Green Patch: Grow Exotic-Tasting Herbs

| October/November 2010

  • The peel of makrut lime is popular in Asian curries, but watch out: The juice is quite bitter.

Q. I want to expand my culinary herb garden with plants that will lend an exotic flavor in the kitchen. Which herbs do you recommend?

A. For herbs that excite the senses with a taste of the exotic, try lemongrass, lemon verbena, pineapple sage and makrut lime. Look for plants at select farmers’ markets, garden centers, specialty catalogs or online stores.

With the exception of lemongrass, these tropical-tasting herbs benefit from an occasional to frequent pruning of branch tips—in other words, snipping of fresh sprigs—to encourage more leaf production. Often grown as annuals, they are all marginally hardy, though they thrive in containers. You can overwinter them as potted plants indoors.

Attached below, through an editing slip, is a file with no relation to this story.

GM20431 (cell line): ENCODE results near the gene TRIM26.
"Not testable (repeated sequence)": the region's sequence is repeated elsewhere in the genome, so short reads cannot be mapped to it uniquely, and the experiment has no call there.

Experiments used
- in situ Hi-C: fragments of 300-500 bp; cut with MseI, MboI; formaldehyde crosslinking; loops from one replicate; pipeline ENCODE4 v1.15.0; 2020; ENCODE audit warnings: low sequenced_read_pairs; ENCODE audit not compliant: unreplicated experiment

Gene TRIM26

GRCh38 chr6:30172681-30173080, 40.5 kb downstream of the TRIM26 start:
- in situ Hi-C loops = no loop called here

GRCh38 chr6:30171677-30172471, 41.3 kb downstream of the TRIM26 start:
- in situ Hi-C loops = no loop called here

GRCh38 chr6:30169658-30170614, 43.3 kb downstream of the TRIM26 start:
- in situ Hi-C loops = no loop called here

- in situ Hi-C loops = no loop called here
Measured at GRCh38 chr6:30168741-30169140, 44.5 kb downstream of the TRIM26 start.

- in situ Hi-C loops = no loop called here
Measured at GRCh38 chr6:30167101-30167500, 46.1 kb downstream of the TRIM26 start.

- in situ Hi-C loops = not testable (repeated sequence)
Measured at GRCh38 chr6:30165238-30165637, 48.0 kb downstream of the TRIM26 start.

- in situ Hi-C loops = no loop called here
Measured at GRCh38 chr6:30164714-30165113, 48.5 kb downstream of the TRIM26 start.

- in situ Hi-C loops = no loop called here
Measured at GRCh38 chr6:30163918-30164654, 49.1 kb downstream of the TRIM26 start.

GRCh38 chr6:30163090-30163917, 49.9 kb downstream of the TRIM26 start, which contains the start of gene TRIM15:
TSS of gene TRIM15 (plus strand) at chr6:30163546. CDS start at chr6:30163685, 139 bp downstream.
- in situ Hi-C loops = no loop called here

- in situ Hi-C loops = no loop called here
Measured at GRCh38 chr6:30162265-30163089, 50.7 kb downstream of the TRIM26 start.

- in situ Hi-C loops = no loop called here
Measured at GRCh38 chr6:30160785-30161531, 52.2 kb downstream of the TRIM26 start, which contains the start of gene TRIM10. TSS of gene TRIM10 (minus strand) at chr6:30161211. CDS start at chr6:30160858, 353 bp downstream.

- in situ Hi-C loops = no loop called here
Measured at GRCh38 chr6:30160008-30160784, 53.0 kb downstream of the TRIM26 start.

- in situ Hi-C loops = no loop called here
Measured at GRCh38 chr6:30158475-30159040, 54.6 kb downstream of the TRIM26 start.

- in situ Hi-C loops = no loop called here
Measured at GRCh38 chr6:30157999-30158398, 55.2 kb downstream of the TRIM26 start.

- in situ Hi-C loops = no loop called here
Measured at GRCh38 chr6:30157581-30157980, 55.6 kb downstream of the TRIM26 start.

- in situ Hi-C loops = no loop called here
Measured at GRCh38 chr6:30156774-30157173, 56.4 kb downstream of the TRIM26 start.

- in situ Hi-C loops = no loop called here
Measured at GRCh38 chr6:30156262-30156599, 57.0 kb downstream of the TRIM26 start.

Makrut Lime (Citrus hystrix)

Native to Thailand, this small, shrubby tree bears green lime-sized, bumpy-skinned fruit. You need two genetically diverse plants for cross-pollination to ensure fruiting. Also known as Kaffir lime, although this term is best avoided because it is an Afrikaner slur.

Growing conditions: Best in full sun to light shade and moist, well-drained soil; protect from hard freezes. Zone 9.

Culinary tips: The juice is bitter, but the strongly flavored peel is sought after in many Asian dishes, especially curries. Use the intensely flavored leaves to
season broth, soups and stews as you would bay leaves, removing them before serving. Thinly slice tender leaves for use in salads, stir-fries and curries.

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